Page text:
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Former 'top Swedish military figure' held after dawn raid

TT/The Local
TT/The Local - [email protected]
Former 'top Swedish military figure' held after dawn raid
Swedish security police headquarters. Photo: Henrik Montgomery/TT

A former "top Swedish military figure" was arrested this week along with his wife in a dawn raid by Swedish security police on suspicion of unauthorised possession of classified information.

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Sweden's security police, Säpo, confirmed to TT newswire that raids were carried out at multiple locations on Tuesday and evidence has been seized, which according to Expressen includes computers and mobile phones.

Both suspects are being held isolated in separate cells with no access to television or radio and are not permitted to contact the outside world, Expressen reports.

"The suspects are both suspected of extremely serious crimes," Säpo press spokesperson Adam Samara told TT newswire.

The man has had a number of key positions within the Swedish armed forces, Expressen reports, both in Sweden and abroad. He has also been linked to the Swedish Military Intelligence and Security Service (MUST), but now works in a different government authority.

Säpo would not comment on where the couple work.

"It's very early, and that's why we can't say much," Samara said.

"We are currently in the very early stages of an ongoing investigation," he added. "As a result of that, it's very difficult for us to describe the case or how we are handling it."

According to Expressen, high-up leadership in the Swedish Armed Forces have been informed of the case, including Supreme Commander of the Swedish Armed Forces, Micael Bydén. Ministers including Defence Minister Pål Jonsson and Justice Minister Gunnar Strömmer have also been briefed.

Jonsson would not comment on the case.

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Tony Ingesson, an intelligence researcher at Lund University, explained that the classification of the crime can give some clues as to the subject of the case.

"They've handled classified information in a way which they shouldn't have. And the crime is classified as serious, that usually means that this is particularly sensitive information."

The difference between unauthorised possession of classified information and espionage is that there is no proof that there was an intention to pass the information on to foreign powers.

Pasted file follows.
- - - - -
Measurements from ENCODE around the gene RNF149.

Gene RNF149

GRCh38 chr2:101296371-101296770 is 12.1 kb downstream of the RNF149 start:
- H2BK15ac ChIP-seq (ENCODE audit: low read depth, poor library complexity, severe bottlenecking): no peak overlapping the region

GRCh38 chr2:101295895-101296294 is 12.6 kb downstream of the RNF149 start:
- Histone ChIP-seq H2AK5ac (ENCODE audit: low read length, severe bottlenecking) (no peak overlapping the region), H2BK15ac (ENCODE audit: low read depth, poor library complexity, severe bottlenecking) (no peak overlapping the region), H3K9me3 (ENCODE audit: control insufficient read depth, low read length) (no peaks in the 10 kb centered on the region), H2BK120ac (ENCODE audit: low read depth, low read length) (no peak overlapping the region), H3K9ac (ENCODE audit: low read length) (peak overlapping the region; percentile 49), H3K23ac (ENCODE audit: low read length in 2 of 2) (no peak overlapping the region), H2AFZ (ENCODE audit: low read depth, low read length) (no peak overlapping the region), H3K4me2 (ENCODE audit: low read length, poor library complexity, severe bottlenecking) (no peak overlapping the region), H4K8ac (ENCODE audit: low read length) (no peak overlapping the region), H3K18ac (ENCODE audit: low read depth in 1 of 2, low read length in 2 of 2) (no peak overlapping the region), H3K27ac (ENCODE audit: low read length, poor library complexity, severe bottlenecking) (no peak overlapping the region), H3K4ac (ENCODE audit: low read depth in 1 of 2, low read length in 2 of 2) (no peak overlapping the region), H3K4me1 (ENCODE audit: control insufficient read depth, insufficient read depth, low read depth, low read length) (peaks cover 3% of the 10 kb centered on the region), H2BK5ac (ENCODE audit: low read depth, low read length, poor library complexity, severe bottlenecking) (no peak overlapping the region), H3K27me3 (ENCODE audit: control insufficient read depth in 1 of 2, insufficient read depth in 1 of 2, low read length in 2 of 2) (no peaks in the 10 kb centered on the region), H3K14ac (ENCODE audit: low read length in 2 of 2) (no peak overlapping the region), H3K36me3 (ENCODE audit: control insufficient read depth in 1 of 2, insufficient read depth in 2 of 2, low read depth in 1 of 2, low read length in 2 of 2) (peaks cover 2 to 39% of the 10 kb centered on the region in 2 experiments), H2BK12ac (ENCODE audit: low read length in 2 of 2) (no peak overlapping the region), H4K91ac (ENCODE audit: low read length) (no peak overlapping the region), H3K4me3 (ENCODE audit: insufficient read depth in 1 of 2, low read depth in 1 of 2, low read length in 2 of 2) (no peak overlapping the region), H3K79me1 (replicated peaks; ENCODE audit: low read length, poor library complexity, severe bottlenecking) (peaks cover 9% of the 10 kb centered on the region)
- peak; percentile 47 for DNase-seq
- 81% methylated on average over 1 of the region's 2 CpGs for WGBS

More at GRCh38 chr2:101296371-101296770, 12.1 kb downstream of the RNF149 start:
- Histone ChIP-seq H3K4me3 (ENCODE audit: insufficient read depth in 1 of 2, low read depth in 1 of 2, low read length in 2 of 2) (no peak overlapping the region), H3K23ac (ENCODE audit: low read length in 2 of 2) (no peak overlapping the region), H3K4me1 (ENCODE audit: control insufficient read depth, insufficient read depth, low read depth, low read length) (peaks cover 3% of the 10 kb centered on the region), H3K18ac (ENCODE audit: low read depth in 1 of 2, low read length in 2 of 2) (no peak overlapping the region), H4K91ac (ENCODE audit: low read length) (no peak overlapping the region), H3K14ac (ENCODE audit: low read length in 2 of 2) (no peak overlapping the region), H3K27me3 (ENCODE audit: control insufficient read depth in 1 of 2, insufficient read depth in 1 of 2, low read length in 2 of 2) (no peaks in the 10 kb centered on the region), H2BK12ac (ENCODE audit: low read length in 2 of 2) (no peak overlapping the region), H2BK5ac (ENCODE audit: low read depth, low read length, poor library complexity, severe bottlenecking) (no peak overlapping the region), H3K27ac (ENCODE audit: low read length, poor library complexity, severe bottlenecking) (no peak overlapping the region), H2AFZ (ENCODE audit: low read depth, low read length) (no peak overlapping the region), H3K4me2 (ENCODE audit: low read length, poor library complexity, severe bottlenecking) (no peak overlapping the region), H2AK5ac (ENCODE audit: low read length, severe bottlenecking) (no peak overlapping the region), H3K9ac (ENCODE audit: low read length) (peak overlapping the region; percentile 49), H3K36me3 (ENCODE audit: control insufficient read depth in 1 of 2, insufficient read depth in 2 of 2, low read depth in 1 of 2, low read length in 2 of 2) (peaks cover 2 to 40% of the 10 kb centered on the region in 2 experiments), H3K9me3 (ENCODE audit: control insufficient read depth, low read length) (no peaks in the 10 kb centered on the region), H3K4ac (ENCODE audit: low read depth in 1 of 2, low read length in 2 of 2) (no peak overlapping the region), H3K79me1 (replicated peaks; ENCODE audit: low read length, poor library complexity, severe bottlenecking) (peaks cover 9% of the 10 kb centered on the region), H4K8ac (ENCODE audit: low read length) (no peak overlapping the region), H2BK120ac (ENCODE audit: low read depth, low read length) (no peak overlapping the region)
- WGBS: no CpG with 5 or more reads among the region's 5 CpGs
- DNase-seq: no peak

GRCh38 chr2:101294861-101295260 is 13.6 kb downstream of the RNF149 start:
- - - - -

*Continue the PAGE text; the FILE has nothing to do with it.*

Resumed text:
"That can mean two things," Ingesson said. "Either they haven't been able to prove it, but they suspect it, or the suspects had no intention to do so."

If the reports that the man arrested is a former top military figure, the crime could, for example, have consisted of holding on to classified information that he was permitted to access in his previous role but no longer has security clearance for.

"I wouldn't rule it out," Ingesson said. "Security clearance is determined based on what officials need for their work, and if there's no longer a need for someone to have access to that information, then security clearance is also withdrawn."

"So even if someone has had security clearance for one particular document previously, that doesn't mean they have clearance for ever."

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How does unauthorised possession of classified information differ from espionage?

Both espionage and unauthorised possession of classified information fall under a category of crimes which are considered crimes against Swedish security, according to the Swedish criminal code.

If there's no evidence of an intention to assist a foreign power, the crime is considered to be unauthorised possession of classified information.

At the lower end of the scale, it can result in fines or a maximum of two years in prison. For serious cases, which this case appears to fall in to, the maximum sentence is four years in prison.

It's also possible to be sentenced for carelessness with classified information, if the crime was a result of gross negligence. 

Espionage, according to the law, means that there was an intention to collect, pass on or reveal classified information - for example information on Swedish defences - to a foreign power.

The maximum sentence for low-level espionage is six years in prison, while the maximum sentence for serious espionage can result in a life sentence.

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